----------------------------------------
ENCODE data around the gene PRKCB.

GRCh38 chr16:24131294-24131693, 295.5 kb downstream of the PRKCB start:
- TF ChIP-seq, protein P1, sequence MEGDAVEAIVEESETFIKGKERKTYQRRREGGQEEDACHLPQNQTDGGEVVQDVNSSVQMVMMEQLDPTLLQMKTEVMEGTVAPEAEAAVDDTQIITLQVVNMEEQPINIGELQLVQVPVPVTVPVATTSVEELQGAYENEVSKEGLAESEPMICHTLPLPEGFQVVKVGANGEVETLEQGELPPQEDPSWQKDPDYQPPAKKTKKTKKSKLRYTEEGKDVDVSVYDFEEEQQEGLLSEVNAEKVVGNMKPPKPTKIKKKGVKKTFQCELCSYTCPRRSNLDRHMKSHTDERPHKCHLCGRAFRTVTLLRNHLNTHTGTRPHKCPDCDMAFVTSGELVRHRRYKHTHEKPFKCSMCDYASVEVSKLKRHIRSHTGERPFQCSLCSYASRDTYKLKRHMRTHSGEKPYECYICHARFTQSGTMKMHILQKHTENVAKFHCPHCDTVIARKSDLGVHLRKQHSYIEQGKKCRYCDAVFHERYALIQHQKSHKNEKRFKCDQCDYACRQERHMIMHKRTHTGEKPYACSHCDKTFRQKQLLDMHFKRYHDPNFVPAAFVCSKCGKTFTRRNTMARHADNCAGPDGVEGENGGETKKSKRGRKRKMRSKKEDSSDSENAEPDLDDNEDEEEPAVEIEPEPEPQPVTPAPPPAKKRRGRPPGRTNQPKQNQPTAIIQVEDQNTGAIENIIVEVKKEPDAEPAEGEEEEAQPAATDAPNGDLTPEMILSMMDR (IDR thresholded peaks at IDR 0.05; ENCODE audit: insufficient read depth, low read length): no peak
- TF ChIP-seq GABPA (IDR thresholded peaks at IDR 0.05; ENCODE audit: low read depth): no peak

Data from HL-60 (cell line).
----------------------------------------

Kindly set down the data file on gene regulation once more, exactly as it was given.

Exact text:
ENCODE data around the gene PRKCB.

GRCh38 chr16:24131294-24131693, 295.5 kb downstream of the PRKCB start:
- TF ChIP-seq, protein P1, sequence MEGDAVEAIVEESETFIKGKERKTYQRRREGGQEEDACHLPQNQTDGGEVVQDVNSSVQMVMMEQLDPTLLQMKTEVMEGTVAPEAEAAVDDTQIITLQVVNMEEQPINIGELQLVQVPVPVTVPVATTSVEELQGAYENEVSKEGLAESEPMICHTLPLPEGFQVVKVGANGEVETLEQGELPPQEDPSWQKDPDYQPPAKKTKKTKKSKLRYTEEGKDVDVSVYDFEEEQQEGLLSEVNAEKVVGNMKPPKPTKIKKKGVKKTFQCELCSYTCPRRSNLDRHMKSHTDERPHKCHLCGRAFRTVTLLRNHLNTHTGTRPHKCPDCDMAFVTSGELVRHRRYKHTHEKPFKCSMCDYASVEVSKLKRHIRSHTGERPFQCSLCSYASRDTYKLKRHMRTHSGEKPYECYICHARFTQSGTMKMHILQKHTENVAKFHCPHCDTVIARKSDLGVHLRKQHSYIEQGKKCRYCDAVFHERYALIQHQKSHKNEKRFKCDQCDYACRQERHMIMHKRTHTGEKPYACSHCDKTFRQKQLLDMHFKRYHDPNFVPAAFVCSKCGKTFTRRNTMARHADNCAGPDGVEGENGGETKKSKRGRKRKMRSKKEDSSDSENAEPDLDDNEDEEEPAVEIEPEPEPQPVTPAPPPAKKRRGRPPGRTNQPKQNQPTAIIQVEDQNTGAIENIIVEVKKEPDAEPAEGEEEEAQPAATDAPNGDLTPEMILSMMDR (IDR thresholded peaks at IDR 0.05; ENCODE audit: insufficient read depth, low read length): no peak
- TF ChIP-seq GABPA (IDR thresholded peaks at IDR 0.05; ENCODE audit: low read depth): no peak

Data from HL-60 (cell line).